• AOT platforms

    At the other end of the spectrum, we have AOT devices - think “Xamarin”, “Unity”, etc. Running on a small device can mean that you have reduced computational power, so you start noticing the time it takes to inspect models at runtime - but they also often have deliberately restricted runtimes that prevent runtime code generation. This means that you can probably get away with the naive reflection approach (which is relatively slow), but you won’t be able to emit optimized code via ILGenerator; the Expression approach is a nice compromise here, in that it will optimize when it can, but use naive reflection when that isn’t possible - but you still end up paying the performance cost.

  • Linkers

    Another feature of AOT device scenarios is that they often involve trimmed deployments via a pruning linker, but “Single file deployment and executable” deployments are now a “thing” for regular .NET Core 5 / .NET 6+. This brings two problems:

    1. we need to work very hard to convince the linker not to remove things that our library is going to need to use at runtime, despite the fact that they aren’t used if you scan the assembly in isolation
    2. our reflection-heavy library often needs to consider all the possible problematic edge scenarios that could exist, ever, which means it might appear to touch a lot more things than it does, when in reality for the majority of runs it is just going to be asking “do I need to consider this? oh, nope, that’s fine” - because the library appears to touch it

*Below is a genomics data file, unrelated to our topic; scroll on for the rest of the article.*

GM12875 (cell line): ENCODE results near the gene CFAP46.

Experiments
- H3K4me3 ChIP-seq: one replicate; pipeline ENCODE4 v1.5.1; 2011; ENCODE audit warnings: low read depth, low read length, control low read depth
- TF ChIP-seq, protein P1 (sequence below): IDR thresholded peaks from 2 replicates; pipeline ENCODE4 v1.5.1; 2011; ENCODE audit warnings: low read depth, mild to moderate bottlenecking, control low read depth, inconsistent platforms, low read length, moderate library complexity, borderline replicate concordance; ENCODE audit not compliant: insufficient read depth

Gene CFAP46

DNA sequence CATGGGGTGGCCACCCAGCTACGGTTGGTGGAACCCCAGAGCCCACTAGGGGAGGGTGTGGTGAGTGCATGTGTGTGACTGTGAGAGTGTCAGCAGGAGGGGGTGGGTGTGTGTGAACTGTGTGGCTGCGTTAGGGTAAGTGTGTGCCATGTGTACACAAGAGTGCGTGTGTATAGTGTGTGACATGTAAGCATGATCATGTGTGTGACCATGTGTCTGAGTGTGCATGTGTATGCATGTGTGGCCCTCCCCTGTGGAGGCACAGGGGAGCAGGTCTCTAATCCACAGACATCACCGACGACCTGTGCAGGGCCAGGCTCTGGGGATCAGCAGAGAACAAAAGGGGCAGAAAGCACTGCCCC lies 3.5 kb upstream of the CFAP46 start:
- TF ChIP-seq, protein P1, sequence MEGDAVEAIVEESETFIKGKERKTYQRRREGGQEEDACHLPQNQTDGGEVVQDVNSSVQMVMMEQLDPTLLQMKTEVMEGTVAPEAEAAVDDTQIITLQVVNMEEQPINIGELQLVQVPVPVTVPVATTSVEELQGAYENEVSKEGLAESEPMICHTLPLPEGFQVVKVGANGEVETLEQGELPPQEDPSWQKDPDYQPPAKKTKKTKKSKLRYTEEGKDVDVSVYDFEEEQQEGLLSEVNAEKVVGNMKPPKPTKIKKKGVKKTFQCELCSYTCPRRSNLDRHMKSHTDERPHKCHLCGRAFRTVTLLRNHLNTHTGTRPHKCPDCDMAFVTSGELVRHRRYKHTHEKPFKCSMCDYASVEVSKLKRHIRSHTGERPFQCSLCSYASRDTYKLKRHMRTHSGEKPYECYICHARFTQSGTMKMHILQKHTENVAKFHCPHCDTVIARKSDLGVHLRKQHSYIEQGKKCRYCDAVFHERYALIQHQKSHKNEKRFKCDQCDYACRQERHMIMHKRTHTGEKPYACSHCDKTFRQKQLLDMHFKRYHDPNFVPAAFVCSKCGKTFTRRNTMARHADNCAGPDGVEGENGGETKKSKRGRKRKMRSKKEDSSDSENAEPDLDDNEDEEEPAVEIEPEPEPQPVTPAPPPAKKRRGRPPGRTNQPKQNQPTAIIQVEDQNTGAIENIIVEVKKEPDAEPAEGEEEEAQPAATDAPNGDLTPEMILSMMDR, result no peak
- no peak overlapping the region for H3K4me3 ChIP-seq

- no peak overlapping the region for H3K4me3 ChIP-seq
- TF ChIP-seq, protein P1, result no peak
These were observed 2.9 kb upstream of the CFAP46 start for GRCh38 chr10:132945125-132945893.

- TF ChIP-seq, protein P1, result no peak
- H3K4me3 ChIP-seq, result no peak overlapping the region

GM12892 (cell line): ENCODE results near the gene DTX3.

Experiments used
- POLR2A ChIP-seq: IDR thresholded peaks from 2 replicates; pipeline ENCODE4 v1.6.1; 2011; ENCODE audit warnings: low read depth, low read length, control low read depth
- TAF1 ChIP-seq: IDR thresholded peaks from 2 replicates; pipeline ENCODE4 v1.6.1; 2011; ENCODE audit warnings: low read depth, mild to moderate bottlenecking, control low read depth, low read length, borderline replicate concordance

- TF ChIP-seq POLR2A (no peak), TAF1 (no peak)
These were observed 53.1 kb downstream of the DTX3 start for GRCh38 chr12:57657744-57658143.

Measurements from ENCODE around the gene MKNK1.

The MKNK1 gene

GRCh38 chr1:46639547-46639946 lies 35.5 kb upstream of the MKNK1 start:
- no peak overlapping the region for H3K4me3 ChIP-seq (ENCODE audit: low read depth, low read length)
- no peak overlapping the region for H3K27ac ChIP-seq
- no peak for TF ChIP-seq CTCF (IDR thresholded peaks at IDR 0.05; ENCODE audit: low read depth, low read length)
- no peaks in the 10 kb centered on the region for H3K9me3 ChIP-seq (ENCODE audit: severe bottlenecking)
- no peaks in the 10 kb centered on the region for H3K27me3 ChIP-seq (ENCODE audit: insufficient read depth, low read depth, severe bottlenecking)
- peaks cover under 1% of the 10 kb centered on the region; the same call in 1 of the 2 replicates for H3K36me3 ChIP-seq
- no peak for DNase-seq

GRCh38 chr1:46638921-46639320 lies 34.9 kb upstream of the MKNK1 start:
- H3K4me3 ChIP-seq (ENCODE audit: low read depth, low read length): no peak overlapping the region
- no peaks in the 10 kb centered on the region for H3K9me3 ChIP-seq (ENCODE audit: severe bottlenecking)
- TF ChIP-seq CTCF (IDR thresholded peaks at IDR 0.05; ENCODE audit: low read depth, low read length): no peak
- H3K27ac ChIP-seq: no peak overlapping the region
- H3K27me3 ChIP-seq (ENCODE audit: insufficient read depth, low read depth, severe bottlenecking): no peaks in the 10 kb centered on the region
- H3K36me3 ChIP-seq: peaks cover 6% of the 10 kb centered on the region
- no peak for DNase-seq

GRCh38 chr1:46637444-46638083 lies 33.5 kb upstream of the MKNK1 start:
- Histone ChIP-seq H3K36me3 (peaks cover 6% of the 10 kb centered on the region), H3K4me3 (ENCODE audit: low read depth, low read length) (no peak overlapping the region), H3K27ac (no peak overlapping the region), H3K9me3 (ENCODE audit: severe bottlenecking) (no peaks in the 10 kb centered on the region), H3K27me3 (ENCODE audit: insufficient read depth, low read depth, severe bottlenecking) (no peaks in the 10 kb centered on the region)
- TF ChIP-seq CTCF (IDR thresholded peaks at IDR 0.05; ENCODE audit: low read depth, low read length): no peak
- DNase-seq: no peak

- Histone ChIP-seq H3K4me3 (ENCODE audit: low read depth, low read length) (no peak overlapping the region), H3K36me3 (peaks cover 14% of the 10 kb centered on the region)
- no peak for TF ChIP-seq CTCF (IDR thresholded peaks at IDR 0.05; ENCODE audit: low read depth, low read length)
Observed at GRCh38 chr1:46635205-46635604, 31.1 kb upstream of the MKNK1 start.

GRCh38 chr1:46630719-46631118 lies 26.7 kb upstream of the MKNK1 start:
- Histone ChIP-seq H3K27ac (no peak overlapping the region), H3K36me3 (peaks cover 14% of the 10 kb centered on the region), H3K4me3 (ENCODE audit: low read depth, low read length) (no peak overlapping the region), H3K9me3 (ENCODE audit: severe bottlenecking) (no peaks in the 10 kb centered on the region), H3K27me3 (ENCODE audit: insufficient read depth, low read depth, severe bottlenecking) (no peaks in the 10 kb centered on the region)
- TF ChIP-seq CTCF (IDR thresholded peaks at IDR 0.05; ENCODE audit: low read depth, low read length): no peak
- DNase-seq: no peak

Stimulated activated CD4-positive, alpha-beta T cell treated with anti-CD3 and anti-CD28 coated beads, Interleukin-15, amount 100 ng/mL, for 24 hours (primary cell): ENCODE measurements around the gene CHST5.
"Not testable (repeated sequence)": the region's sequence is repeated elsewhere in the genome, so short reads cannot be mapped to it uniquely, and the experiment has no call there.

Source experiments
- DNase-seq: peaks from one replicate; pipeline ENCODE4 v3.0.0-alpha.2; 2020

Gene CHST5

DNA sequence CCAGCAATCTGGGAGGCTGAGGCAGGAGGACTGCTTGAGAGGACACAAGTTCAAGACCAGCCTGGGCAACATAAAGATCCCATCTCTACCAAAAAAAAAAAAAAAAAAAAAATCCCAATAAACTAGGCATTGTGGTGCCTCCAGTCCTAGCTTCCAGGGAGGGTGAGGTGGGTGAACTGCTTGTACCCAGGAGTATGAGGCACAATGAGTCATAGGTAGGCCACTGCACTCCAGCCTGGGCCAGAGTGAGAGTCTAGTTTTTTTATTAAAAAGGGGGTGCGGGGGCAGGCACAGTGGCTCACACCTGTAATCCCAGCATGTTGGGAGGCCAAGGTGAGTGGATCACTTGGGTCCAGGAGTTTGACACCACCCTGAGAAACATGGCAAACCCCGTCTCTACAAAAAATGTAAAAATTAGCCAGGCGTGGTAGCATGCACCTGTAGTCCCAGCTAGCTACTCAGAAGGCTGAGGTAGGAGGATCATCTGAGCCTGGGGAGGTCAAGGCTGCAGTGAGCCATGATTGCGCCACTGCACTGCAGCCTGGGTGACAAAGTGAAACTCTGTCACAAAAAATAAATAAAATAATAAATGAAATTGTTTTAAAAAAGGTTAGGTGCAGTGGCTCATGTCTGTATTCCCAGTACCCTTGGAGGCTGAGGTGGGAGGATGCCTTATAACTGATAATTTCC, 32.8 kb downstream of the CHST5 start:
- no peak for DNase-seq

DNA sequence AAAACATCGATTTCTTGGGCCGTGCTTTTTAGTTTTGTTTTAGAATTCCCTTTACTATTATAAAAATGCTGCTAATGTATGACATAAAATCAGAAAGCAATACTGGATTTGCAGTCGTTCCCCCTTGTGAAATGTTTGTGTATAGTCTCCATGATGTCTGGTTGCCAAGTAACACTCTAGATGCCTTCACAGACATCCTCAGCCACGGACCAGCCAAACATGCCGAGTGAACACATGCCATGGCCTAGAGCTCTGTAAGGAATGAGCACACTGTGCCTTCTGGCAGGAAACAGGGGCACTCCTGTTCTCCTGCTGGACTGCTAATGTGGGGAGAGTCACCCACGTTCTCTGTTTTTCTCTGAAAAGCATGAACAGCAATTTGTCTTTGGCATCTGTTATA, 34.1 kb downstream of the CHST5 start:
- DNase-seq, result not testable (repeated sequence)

3. we thus find ourselves fighting the linker’s tendency to remove everything we need while simultaneously retaining everything that doesn’t apply to our scenario
  • Cold start

    It is easy to think of applications as having a relatively long duration, so: cold-start performance doesn’t matter. Now consider things like “Azure functions”, or other environments where our code is invoked for a very brief time, as-needed (often on massively shared infrastructure); in this scenario, cold-start performance translates directly (almost linearly) to throughput, and thus real money

  • Runtime error discovery

    One of the problems with having the library do all the model analysis at runtime is that you don’t get feedback on your code until you run it; and sure, you can (and should) write unit/integration tests that push your model through the library in every way you can think of, but: things get missed. This means that code that compiled blows up at runtime, for reasons that should be knowable - an “obvious” attribute misconfiguration, for example.

  • Magic code

    Magic is bad. By which I mean: if I said to you “there’s going to be some code running in your application, that doesn’t exist anywhere - it can’t be seen on GitHub, or in your source-code, or in the IDE, or in the assembly IL, or anywhere, and by the way it probably uses lots of really gnarly unusual IL, but trust me it is totally legit” - you might get a little worried; but that is exactly what all of these libraries do. I’m not being hyperbolic here; I’ve personally received bug-reports from the JIT god (AndyAyersMS) because my generated IL used ever so slightly the wrong pointer type in one place, which worked fine almost always, except when it didn’t and exploded the runtime.

There is a different way we can do all of this